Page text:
I didn’t do much singing because I really wanted to be a mum. I didn’t want to be someone who had a baby then handed it over to someone else and went back to work

Who did you idolise, growing up?
Judy Garland – she’d break your heart with just a couple of lines. Dusty Springfield. The Supremes. Smokey Robinson, The Four Tops, Marvin Gaye – all the Motown people.

But also: Joni Mitchell, Carole King, James Taylor – the hippie Laurel Canyon LA stuff. When I think of who I tried to sing like – I think it was John Lennon; I loved his phrasing and delivery.

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You had a top ten hit with Just What I Always Wanted, and then what happened?
The record company wanted me to get away from Tot – but I felt loyal. Roger Ames, from EMI, said: I think you should go solo, not with Tot Taylor, just sign with London Records. That might have been really top stuff – but looking back, I was too nervous.

Tot made loads more money than I did – he wrote the songs and didn’t have to tour; I had to pay the band. I wasn’t very well looked after. Roger Ames was right – I should have done the Dusty thing, left everyone behind and become a solo artist.

But I’d also just fallen in love with someone who I was with for 18 years. I walked away from everyone – from Tot, record management. I was in litigation with the record company for two years; I couldn’t do any recording.

It was a relief, though, a release of the pressure that you’re always under: you’ve got to have another hit. It’s kind of boring after a while. I just wanted to sing in front of people and for them to like it.

That’s why I ended up doing jazz. Because I was told that I could still play live. With jazz, you aren’t touring to sell a record. That’s when I really learnt how to sing. I supported Stan Getz at the Royal Festival Hall; I was headlining Ronnie Scott’s.

At what stage did you decide you might like a family?
It was all very late; I was putting it off and putting it off – because of my career really, which is stupid because there are loads of musicians who have loads of children. I was 42 when I had Lily. I’d been panicking, thinking it was too late, but I came off the pill and got pregnant immediately. I wish I’d had more children.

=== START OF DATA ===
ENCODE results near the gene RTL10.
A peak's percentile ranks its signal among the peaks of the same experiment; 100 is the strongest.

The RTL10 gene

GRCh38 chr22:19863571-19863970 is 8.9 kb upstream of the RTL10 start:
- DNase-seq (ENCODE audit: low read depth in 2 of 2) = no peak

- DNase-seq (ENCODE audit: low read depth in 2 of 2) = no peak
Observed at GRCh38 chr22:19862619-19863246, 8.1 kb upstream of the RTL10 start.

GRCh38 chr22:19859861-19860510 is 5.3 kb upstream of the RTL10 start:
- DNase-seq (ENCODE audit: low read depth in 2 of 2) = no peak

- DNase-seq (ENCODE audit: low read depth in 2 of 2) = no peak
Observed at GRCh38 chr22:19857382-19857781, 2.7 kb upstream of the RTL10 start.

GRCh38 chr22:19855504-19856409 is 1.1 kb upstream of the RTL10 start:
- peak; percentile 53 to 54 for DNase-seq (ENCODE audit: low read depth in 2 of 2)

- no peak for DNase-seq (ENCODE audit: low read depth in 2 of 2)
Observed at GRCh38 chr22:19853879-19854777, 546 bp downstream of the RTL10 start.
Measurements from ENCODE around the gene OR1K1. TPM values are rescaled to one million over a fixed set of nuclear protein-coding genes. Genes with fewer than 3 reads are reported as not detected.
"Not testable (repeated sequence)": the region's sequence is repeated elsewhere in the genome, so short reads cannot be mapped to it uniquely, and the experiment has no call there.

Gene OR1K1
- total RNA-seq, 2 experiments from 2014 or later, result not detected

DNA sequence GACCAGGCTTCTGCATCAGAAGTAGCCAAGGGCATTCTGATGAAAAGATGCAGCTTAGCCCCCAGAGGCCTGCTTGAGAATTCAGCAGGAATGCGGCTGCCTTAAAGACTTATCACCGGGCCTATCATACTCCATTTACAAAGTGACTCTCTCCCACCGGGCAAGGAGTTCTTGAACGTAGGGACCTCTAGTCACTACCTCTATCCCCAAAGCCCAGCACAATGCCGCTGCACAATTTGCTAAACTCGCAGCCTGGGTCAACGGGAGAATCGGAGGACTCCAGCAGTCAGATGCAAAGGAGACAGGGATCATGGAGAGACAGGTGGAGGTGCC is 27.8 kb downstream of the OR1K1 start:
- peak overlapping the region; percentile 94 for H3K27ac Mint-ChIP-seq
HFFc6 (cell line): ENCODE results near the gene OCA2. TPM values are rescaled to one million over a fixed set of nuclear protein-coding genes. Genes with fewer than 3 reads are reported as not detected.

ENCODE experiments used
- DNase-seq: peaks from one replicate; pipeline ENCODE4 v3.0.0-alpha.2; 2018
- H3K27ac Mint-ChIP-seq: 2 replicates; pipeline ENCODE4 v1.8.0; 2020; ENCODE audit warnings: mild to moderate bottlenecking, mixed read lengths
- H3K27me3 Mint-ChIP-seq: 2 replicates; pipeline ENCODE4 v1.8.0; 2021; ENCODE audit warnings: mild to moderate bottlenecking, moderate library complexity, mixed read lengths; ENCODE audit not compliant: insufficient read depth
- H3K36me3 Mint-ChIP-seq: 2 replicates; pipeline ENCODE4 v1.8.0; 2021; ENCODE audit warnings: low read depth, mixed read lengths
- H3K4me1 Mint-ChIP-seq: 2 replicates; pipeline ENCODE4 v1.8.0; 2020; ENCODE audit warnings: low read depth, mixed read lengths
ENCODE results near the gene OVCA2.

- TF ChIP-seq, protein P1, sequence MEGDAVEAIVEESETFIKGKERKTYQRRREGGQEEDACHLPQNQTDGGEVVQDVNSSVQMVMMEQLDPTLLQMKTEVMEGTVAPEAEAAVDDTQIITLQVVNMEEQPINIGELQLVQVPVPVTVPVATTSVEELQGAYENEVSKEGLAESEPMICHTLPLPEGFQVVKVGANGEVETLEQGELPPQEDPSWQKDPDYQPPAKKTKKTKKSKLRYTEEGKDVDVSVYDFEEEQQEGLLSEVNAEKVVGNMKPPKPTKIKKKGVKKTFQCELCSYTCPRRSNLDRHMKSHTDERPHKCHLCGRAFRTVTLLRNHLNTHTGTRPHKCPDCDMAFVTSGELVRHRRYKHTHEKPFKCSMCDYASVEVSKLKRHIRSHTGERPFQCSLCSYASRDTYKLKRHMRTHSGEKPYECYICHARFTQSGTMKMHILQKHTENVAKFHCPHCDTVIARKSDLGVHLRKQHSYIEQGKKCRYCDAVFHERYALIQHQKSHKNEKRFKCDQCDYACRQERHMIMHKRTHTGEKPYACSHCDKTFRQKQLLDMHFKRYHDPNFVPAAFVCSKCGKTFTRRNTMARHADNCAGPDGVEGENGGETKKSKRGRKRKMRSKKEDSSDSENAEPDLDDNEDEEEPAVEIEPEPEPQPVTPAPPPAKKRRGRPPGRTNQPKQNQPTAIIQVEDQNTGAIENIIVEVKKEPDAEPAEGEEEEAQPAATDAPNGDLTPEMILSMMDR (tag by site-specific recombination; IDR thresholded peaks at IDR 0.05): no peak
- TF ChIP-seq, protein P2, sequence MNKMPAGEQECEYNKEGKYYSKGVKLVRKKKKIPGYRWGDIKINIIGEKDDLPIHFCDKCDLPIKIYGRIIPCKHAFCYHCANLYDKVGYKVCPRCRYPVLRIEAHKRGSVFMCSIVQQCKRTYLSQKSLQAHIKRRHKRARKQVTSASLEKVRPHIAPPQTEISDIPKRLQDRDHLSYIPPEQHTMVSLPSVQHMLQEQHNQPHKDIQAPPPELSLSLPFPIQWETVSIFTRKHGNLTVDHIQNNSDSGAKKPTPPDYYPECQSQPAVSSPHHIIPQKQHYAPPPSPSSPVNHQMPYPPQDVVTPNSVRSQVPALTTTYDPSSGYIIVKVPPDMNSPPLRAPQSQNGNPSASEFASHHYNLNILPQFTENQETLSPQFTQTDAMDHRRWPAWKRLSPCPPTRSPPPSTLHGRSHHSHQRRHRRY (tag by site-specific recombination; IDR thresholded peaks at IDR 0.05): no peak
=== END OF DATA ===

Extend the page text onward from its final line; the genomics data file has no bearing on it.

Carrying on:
How did you then juggle a career in the music industry with raising a child?
I didn’t do much singing because I really wanted to be a mum. I didn’t want to be someone who had a baby then handed it over to someone else and went back to work.

I did the odd gig here and there, taking the breast pump with me. But I didn’t like being away from her. Then in 2000 I got the lead in Dusty The Musical. That was difficult. Lily was three and I had to go off – sometimes I could commute but not always.

Her father and I broke up when she was four. The Dusty tour was the nail in the coffin. I loved it but my personal life was in a shambles. I lost a lot of weight; it was difficult. My daughter has Asperger’s so it was a challenge.

Then in 2005 I made the first album since 1992. I’d been playing live all that time. I put it out on my own label. Since then I’ve been busier with recording than for the previous 13 years.

When people say you can’t have everything, I say: why not? Some people do – if some people do; everyone can

You turned 60 last year, how does it feel?
I got married last August. He proposed after knowing me three days then 13 years (and three days) later we were engaged but not married so he arranged a surprise wedding in LA – he got all my friends and family to fly out and said “we’re getting married in 10 days”.

Being 60 – well, I keep fit, look after my diabetes, look after myself. You get more confident and kind of don’t give a shit what people think so much. So that’s quite a nice feeling. You tend to do what you want.

Also, I’m much more direct with people; I don’t pussyfoot around. I don’t mean I’m aggressive, I just find it much easier to say no. When you’re young, you put up with negative people. As you get older, you think: that person drains me so I won’t have them in my life anymore.

Will your daughter follow in your performing footsteps?
She’s about to begin a three-year songwriting course – she plays piano, sings. It’s all to do with her profile – kids with Asperger’s tend to have an obsession: hers is music.

Any advice on being a performer and having a family?
When people say you can’t have everything, I say: why not? Some people do – if some people do; everyone can. It’s all about your attitude: glass half full or half empty.